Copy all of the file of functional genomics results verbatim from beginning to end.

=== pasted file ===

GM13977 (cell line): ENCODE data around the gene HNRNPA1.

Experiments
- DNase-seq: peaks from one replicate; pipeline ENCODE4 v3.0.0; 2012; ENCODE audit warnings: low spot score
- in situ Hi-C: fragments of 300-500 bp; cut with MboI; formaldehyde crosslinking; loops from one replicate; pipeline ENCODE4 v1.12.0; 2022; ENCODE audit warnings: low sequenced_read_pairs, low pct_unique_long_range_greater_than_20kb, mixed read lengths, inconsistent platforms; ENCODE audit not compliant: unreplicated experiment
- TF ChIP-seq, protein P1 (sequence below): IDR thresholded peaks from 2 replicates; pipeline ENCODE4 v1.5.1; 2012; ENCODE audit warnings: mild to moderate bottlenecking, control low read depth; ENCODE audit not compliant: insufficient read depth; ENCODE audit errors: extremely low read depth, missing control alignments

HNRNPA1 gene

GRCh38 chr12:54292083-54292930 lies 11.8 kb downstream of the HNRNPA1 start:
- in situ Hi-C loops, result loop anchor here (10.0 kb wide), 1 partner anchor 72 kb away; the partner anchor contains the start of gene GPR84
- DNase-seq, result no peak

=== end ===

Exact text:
GM13977 (cell line): ENCODE data around the gene HNRNPA1.

Experiments
- DNase-seq: peaks from one replicate; pipeline ENCODE4 v3.0.0; 2012; ENCODE audit warnings: low spot score
- in situ Hi-C: fragments of 300-500 bp; cut with MboI; formaldehyde crosslinking; loops from one replicate; pipeline ENCODE4 v1.12.0; 2022; ENCODE audit warnings: low sequenced_read_pairs, low pct_unique_long_range_greater_than_20kb, mixed read lengths, inconsistent platforms; ENCODE audit not compliant: unreplicated experiment
- TF ChIP-seq, protein P1 (sequence below): IDR thresholded peaks from 2 replicates; pipeline ENCODE4 v1.5.1; 2012; ENCODE audit warnings: mild to moderate bottlenecking, control low read depth; ENCODE audit not compliant: insufficient read depth; ENCODE audit errors: extremely low read depth, missing control alignments

HNRNPA1 gene

GRCh38 chr12:54292083-54292930 lies 11.8 kb downstream of the HNRNPA1 start:
- in situ Hi-C loops, result loop anchor here (10.0 kb wide), 1 partner anchor 72 kb away; the partner anchor contains the start of gene GPR84
- DNase-seq, result no peak